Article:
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Letter-Sound Knowledge: Exploring Gender Differences in Children When They Start School Regarding Knowledge of Large Letters, Small Letters, Sound Large Letters, and Sound Small Letters

Letter-Sound Knowledge: Exploring Gender Differences in Children When They Start School Regarding Knowledge of Large Letters, Small Letters, Sound Large Letters, and Sound Small Letters


Title: Letter-Sound Knowledge: Exploring Gender Differences in Children When They Start School Regarding Knowledge of Large Letters, Small Letters, Sound Large Letters, and Sound Small Letters
Author: Sigmundsson, Hermundur   orcid.org/0000-0003-2333-5711
Eriksen, Adrian D.
Ofteland, Greta Storm
Haga, Monika   orcid.org/0000-0002-3198-4351
Date: 2017-09-08
Language: English
Scope: 1539
University/Institute: Háskólinn í Reykjavík
Reykjavik University
School: Tækni- og verkfræðideild (HR)
School of Science and Engineering (RU)
Department: Íþróttafræði (HR)
Sport Science (RU)
Series: Frontiers in Psychology;
ISSN: 1664-1078 (eISSN)
DOI: 10.3389/fpsyg.2017.01539
Subject: Children; Gender differences; Letter-sound knowledge; Börn; Kynjamunur; Hljóðkerfisvitund
URI: https://hdl.handle.net/20.500.11815/1405

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Citation:

Sigmundsson, H., Eriksen, A. D., Ofteland, G. S., & Haga, M. (2017). Letter-Sound Knowledge: Exploring Gender Differences in Children When They Start School Regarding Knowledge of Large Letters, Small Letters, Sound Large Letters, and Sound Small Letters. Frontiers in Psychology, 8, 1539. https://doi.org/10.3389/fpsyg.2017.01539

Abstract:

This study explored whether there is a gender difference in letter-sound knowledge when children start at school. 485 children aged 5-6 years completed assessment of letter-sound knowledge, i.e., large letters; sound of large letters; small letters; sound of small letters. The findings indicate a significant difference between girls and boys in all four factors tested in this study in favor of the girls. There are still no clear explanations to the basis of a presumed gender difference in letter-sound knowledge. That the findings have origin in neuro-biological factors cannot be excluded, however, the fact that girls probably have been exposed to more language experience/stimulation compared to boys, lends support to explanations derived from environmental aspects.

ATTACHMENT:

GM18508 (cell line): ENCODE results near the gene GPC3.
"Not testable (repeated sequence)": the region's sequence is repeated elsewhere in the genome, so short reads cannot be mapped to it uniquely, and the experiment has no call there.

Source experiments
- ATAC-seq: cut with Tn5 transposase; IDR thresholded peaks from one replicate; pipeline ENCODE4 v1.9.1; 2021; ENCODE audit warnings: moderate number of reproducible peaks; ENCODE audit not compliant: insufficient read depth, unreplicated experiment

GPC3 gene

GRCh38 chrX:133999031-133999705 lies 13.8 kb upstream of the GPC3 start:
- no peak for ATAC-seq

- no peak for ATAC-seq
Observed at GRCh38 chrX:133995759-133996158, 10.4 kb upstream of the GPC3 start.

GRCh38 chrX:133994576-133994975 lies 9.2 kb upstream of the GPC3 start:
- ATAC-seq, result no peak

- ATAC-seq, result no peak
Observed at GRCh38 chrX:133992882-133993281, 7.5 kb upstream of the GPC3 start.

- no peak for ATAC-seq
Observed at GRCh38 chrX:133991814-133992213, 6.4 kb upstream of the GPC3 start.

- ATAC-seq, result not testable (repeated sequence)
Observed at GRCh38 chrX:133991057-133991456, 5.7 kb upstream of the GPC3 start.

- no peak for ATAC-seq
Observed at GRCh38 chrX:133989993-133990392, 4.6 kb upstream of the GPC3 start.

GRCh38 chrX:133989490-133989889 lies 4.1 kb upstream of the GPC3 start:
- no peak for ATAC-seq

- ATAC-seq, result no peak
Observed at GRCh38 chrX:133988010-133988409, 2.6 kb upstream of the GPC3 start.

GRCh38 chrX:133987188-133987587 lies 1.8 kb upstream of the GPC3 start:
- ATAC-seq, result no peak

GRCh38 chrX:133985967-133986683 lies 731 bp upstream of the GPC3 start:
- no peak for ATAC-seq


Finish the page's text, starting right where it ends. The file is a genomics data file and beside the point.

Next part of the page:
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This is an open-access article distributed under the terms of the Creative Commons Attribution License (CC BY). The use, distribution or reproduction in other forums is permitted, provided the original author(s) or licensor are credited and that the original publication in this journal is cited, in accordance with accepted academic practice. No use, distribution or reproduction is permitted which does not comply with these terms.

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